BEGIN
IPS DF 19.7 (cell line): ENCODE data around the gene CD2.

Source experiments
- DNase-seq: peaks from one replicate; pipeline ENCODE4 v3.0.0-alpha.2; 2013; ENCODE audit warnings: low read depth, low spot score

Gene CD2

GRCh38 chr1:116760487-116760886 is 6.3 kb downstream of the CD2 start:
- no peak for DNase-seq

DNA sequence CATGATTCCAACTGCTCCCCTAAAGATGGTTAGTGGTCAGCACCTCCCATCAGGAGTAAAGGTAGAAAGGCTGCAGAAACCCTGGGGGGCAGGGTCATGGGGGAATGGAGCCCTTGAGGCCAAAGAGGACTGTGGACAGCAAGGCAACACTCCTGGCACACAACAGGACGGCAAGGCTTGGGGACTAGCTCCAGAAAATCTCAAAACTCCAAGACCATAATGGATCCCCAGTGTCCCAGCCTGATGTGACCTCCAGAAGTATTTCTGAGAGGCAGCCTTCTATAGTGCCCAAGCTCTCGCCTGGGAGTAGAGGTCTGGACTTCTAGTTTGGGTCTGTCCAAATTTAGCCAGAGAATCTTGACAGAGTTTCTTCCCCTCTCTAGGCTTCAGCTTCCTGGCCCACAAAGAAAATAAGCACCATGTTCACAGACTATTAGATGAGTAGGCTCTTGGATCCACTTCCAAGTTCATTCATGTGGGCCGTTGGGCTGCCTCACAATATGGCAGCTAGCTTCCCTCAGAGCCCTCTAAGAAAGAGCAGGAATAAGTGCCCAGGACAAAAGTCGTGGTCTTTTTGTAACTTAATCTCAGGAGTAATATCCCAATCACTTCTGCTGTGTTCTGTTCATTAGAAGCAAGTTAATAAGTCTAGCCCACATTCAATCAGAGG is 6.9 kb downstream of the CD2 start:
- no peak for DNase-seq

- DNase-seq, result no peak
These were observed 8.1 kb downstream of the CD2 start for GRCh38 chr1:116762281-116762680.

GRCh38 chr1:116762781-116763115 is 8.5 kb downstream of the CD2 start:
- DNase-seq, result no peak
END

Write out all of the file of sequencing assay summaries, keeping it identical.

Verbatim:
IPS DF 19.7 (cell line): ENCODE data around the gene CD2.

Source experiments
- DNase-seq: peaks from one replicate; pipeline ENCODE4 v3.0.0-alpha.2; 2013; ENCODE audit warnings: low read depth, low spot score

Gene CD2

GRCh38 chr1:116760487-116760886 is 6.3 kb downstream of the CD2 start:
- no peak for DNase-seq

DNA sequence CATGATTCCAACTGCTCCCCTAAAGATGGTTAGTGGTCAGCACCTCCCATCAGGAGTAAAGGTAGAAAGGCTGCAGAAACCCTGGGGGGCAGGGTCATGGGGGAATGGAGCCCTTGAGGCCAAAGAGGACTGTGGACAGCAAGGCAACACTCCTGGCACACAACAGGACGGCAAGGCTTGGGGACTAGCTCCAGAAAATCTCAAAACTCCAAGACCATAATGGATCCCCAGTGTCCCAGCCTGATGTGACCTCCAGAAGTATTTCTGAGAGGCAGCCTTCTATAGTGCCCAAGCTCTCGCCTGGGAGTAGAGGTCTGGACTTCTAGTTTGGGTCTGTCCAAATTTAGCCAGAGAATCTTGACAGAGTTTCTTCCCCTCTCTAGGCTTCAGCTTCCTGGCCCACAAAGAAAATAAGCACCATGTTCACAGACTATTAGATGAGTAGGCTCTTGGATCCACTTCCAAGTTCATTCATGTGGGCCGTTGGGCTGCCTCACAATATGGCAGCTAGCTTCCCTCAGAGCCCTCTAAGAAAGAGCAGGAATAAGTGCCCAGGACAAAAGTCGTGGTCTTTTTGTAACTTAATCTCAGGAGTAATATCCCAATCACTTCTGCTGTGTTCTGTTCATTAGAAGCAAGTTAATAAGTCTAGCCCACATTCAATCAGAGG is 6.9 kb downstream of the CD2 start:
- no peak for DNase-seq

- DNase-seq, result no peak
These were observed 8.1 kb downstream of the CD2 start for GRCh38 chr1:116762281-116762680.

GRCh38 chr1:116762781-116763115 is 8.5 kb downstream of the CD2 start:
- DNase-seq, result no peak